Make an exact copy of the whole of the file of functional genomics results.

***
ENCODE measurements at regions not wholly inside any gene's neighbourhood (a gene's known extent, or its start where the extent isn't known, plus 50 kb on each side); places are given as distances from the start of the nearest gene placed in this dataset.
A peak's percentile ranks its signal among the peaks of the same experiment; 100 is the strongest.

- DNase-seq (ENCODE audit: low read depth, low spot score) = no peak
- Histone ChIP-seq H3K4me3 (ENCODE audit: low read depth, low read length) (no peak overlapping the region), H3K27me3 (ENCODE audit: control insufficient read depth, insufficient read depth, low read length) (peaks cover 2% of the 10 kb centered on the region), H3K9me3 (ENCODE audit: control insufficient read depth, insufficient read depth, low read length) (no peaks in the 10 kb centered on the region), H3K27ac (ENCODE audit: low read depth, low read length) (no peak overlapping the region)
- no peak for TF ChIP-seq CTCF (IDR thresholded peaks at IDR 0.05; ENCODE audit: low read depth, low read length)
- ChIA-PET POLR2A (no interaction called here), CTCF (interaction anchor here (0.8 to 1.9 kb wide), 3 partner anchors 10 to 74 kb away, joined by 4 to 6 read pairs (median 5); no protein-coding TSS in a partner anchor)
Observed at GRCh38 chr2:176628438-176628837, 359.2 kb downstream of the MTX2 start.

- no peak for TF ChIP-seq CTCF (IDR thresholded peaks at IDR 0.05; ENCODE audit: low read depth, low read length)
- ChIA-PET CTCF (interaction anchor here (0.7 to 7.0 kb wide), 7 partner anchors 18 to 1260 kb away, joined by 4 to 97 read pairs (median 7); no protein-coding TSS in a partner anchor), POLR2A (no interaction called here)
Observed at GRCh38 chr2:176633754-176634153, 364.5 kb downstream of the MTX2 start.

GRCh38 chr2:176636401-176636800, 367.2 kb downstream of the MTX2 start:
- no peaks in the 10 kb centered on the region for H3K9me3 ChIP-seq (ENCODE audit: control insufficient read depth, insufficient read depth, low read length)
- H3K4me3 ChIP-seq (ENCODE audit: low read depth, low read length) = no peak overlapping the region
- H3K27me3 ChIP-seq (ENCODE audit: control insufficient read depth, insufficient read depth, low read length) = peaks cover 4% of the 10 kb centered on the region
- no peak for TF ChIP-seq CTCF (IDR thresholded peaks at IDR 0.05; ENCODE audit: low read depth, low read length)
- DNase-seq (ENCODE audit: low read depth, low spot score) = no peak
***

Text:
ENCODE measurements at regions not wholly inside any gene's neighbourhood (a gene's known extent, or its start where the extent isn't known, plus 50 kb on each side); places are given as distances from the start of the nearest gene placed in this dataset.
A peak's percentile ranks its signal among the peaks of the same experiment; 100 is the strongest.

- DNase-seq (ENCODE audit: low read depth, low spot score) = no peak
- Histone ChIP-seq H3K4me3 (ENCODE audit: low read depth, low read length) (no peak overlapping the region), H3K27me3 (ENCODE audit: control insufficient read depth, insufficient read depth, low read length) (peaks cover 2% of the 10 kb centered on the region), H3K9me3 (ENCODE audit: control insufficient read depth, insufficient read depth, low read length) (no peaks in the 10 kb centered on the region), H3K27ac (ENCODE audit: low read depth, low read length) (no peak overlapping the region)
- no peak for TF ChIP-seq CTCF (IDR thresholded peaks at IDR 0.05; ENCODE audit: low read depth, low read length)
- ChIA-PET POLR2A (no interaction called here), CTCF (interaction anchor here (0.8 to 1.9 kb wide), 3 partner anchors 10 to 74 kb away, joined by 4 to 6 read pairs (median 5); no protein-coding TSS in a partner anchor)
Observed at GRCh38 chr2:176628438-176628837, 359.2 kb downstream of the MTX2 start.

- no peak for TF ChIP-seq CTCF (IDR thresholded peaks at IDR 0.05; ENCODE audit: low read depth, low read length)
- ChIA-PET CTCF (interaction anchor here (0.7 to 7.0 kb wide), 7 partner anchors 18 to 1260 kb away, joined by 4 to 97 read pairs (median 7); no protein-coding TSS in a partner anchor), POLR2A (no interaction called here)
Observed at GRCh38 chr2:176633754-176634153, 364.5 kb downstream of the MTX2 start.

GRCh38 chr2:176636401-176636800, 367.2 kb downstream of the MTX2 start:
- no peaks in the 10 kb centered on the region for H3K9me3 ChIP-seq (ENCODE audit: control insufficient read depth, insufficient read depth, low read length)
- H3K4me3 ChIP-seq (ENCODE audit: low read depth, low read length) = no peak overlapping the region
- H3K27me3 ChIP-seq (ENCODE audit: control insufficient read depth, insufficient read depth, low read length) = peaks cover 4% of the 10 kb centered on the region
- no peak for TF ChIP-seq CTCF (IDR thresholded peaks at IDR 0.05; ENCODE audit: low read depth, low read length)
- DNase-seq (ENCODE audit: low read depth, low spot score) = no peak